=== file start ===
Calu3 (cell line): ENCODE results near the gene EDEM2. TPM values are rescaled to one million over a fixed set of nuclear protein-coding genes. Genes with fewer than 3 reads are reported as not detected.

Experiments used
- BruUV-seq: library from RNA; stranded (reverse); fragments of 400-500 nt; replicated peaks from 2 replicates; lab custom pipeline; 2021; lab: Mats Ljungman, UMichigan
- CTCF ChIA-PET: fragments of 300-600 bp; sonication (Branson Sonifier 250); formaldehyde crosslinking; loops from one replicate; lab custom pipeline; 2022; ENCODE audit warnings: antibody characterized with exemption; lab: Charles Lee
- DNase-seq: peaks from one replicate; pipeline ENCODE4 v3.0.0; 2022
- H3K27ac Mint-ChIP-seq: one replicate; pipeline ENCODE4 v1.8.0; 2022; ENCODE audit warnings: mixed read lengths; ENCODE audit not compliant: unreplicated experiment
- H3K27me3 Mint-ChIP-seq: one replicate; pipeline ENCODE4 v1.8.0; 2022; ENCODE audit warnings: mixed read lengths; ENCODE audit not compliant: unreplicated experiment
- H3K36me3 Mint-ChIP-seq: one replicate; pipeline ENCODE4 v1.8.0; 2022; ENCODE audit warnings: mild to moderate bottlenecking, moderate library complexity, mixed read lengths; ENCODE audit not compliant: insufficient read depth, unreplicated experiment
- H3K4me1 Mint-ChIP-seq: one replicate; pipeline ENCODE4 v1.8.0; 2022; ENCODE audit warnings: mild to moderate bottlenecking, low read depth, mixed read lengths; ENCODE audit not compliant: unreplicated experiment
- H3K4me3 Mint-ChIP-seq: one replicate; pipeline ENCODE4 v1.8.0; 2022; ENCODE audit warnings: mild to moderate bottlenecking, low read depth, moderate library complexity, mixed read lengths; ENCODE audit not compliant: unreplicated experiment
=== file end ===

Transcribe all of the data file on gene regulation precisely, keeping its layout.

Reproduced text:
Calu3 (cell line): ENCODE results near the gene EDEM2. TPM values are rescaled to one million over a fixed set of nuclear protein-coding genes. Genes with fewer than 3 reads are reported as not detected.

Experiments used
- BruUV-seq: library from RNA; stranded (reverse); fragments of 400-500 nt; replicated peaks from 2 replicates; lab custom pipeline; 2021; lab: Mats Ljungman, UMichigan
- CTCF ChIA-PET: fragments of 300-600 bp; sonication (Branson Sonifier 250); formaldehyde crosslinking; loops from one replicate; lab custom pipeline; 2022; ENCODE audit warnings: antibody characterized with exemption; lab: Charles Lee
- DNase-seq: peaks from one replicate; pipeline ENCODE4 v3.0.0; 2022
- H3K27ac Mint-ChIP-seq: one replicate; pipeline ENCODE4 v1.8.0; 2022; ENCODE audit warnings: mixed read lengths; ENCODE audit not compliant: unreplicated experiment
- H3K27me3 Mint-ChIP-seq: one replicate; pipeline ENCODE4 v1.8.0; 2022; ENCODE audit warnings: mixed read lengths; ENCODE audit not compliant: unreplicated experiment
- H3K36me3 Mint-ChIP-seq: one replicate; pipeline ENCODE4 v1.8.0; 2022; ENCODE audit warnings: mild to moderate bottlenecking, moderate library complexity, mixed read lengths; ENCODE audit not compliant: insufficient read depth, unreplicated experiment
- H3K4me1 Mint-ChIP-seq: one replicate; pipeline ENCODE4 v1.8.0; 2022; ENCODE audit warnings: mild to moderate bottlenecking, low read depth, mixed read lengths; ENCODE audit not compliant: unreplicated experiment
- H3K4me3 Mint-ChIP-seq: one replicate; pipeline ENCODE4 v1.8.0; 2022; ENCODE audit warnings: mild to moderate bottlenecking, low read depth, moderate library complexity, mixed read lengths; ENCODE audit not compliant: unreplicated experiment